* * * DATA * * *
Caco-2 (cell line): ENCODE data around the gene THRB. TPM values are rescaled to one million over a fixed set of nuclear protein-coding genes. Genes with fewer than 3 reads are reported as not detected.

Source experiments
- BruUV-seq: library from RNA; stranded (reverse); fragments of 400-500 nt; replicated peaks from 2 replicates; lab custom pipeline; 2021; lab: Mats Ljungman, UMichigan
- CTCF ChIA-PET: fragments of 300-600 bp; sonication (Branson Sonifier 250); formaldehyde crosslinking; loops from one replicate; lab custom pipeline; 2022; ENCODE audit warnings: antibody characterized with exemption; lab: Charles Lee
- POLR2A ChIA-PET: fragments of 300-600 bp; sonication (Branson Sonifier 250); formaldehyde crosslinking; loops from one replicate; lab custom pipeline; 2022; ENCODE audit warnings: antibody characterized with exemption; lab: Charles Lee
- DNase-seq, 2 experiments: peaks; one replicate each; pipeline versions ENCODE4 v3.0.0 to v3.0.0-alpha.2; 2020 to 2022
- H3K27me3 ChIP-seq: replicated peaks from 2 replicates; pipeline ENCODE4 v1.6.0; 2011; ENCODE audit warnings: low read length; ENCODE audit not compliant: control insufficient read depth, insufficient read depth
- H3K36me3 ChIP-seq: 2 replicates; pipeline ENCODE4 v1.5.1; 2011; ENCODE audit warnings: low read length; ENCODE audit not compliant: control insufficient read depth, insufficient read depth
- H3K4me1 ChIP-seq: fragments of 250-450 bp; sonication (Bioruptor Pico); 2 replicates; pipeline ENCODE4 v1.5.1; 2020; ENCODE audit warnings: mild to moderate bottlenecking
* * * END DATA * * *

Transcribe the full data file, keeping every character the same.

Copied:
Caco-2 (cell line): ENCODE data around the gene THRB. TPM values are rescaled to one million over a fixed set of nuclear protein-coding genes. Genes with fewer than 3 reads are reported as not detected.

Source experiments
- BruUV-seq: library from RNA; stranded (reverse); fragments of 400-500 nt; replicated peaks from 2 replicates; lab custom pipeline; 2021; lab: Mats Ljungman, UMichigan
- CTCF ChIA-PET: fragments of 300-600 bp; sonication (Branson Sonifier 250); formaldehyde crosslinking; loops from one replicate; lab custom pipeline; 2022; ENCODE audit warnings: antibody characterized with exemption; lab: Charles Lee
- POLR2A ChIA-PET: fragments of 300-600 bp; sonication (Branson Sonifier 250); formaldehyde crosslinking; loops from one replicate; lab custom pipeline; 2022; ENCODE audit warnings: antibody characterized with exemption; lab: Charles Lee
- DNase-seq, 2 experiments: peaks; one replicate each; pipeline versions ENCODE4 v3.0.0 to v3.0.0-alpha.2; 2020 to 2022
- H3K27me3 ChIP-seq: replicated peaks from 2 replicates; pipeline ENCODE4 v1.6.0; 2011; ENCODE audit warnings: low read length; ENCODE audit not compliant: control insufficient read depth, insufficient read depth
- H3K36me3 ChIP-seq: 2 replicates; pipeline ENCODE4 v1.5.1; 2011; ENCODE audit warnings: low read length; ENCODE audit not compliant: control insufficient read depth, insufficient read depth
- H3K4me1 ChIP-seq: fragments of 250-450 bp; sonication (Bioruptor Pico); 2 replicates; pipeline ENCODE4 v1.5.1; 2020; ENCODE audit warnings: mild to moderate bottlenecking